Mr. Ornstein writes frequently for the New York Times, Washington Post, and other major newspapers and magazines. His books include Debt and Taxes: How America Got Into Its Budget Mess, and What to Do about It, with John H. Makin; Intensive Care: How Congress Shapes Health Policy, with Thomas E. Mann, and The Broken Branch: How Congress is Failing America and How to Get it Back on Track, which was named one of the best books of 2006 by both The Washington Post and the St Louis Post-Dispatch.

Michael Schudson

Since 1980 Michael Schudson has taught communication at the University of California, San Diego and since 2005 has also been Professor of Communication at the Graduate School of Journalism, Columbia University. Schudson received a B.A. from Swarthmore College and M.A. and Ph.D. from Harvard in sociology. He taught at the University of Chicago before joining the faculty in San Diego.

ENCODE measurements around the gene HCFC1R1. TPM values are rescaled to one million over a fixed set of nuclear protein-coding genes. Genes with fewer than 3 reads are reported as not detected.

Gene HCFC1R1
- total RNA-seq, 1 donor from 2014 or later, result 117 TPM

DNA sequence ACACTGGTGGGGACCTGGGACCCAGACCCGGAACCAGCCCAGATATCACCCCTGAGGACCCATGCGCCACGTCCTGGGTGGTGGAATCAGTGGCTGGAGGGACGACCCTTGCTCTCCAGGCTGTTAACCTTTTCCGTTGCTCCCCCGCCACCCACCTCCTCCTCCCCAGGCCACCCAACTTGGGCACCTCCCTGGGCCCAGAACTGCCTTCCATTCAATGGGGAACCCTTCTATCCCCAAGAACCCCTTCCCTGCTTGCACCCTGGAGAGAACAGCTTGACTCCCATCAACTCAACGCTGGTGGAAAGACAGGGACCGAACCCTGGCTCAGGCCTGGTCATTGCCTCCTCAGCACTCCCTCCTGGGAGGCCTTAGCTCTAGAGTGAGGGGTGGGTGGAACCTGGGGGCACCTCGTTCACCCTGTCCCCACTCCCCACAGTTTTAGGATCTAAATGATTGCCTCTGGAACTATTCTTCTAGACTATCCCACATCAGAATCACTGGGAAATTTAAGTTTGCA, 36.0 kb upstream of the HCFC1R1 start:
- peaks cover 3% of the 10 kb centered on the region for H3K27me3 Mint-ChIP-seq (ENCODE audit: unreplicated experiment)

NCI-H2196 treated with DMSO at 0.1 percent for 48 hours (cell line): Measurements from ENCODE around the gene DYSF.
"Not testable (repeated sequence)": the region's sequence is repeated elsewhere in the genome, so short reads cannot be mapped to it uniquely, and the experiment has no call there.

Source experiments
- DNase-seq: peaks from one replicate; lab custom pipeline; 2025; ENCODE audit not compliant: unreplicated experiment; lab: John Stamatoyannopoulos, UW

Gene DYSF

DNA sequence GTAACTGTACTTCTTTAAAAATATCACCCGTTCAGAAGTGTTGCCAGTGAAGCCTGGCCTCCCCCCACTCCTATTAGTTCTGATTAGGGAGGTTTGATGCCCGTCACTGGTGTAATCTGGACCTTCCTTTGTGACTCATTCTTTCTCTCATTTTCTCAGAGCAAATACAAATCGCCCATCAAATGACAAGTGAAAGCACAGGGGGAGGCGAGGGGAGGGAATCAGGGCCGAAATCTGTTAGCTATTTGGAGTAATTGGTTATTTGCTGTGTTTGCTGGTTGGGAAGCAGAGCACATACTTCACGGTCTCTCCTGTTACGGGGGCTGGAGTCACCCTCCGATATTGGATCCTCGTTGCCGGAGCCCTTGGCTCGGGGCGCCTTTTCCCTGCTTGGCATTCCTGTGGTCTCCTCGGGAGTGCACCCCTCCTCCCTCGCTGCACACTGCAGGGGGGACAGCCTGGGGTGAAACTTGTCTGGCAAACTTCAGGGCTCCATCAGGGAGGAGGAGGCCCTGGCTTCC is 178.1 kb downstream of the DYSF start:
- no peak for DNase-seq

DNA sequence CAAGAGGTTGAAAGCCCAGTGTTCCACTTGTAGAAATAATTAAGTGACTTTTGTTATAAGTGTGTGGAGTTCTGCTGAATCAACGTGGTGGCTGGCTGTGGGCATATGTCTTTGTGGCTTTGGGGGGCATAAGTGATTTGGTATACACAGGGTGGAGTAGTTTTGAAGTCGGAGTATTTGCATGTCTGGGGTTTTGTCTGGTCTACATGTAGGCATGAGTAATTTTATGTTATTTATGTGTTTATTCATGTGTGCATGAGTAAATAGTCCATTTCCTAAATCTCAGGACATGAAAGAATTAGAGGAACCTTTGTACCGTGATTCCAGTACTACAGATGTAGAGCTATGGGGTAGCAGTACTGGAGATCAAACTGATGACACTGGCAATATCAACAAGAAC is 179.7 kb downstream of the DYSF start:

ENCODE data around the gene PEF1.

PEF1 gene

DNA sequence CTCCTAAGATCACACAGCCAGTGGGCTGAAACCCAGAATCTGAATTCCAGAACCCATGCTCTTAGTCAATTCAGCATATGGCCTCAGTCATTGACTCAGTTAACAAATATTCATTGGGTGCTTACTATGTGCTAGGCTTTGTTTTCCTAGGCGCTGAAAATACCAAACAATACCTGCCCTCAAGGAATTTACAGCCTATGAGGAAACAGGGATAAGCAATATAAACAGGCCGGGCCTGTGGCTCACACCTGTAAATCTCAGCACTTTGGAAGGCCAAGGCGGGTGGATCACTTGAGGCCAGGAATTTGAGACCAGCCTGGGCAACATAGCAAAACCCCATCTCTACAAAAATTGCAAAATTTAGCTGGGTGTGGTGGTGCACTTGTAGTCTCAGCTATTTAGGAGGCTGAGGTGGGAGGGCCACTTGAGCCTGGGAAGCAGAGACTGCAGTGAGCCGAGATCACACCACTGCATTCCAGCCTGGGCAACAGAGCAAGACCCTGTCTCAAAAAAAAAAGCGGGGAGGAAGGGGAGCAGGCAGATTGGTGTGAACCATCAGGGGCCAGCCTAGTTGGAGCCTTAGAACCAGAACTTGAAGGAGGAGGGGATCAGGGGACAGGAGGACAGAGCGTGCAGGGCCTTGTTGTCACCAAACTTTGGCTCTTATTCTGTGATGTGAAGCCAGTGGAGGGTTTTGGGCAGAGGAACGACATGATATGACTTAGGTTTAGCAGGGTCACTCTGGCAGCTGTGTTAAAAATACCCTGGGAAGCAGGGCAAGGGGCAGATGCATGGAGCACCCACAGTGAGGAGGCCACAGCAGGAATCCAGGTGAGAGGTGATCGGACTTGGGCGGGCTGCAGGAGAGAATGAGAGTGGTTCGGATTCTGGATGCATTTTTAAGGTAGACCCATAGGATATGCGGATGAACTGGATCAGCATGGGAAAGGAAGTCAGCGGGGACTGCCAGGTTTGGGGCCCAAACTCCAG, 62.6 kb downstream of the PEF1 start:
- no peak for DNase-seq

He is the author of six books concerning the history and sociology of the American news media, advertising, popular culture, Watergate, and cultural memory. Most recently, he has written a re-interpretation of the development of public life and civic participation in the United States from colonial days to the present, The Good Citizen: A History of American Civic Life (1998 Free Press) and a brief introduction to the study of news, The Sociology of News (W W Norton, 2003).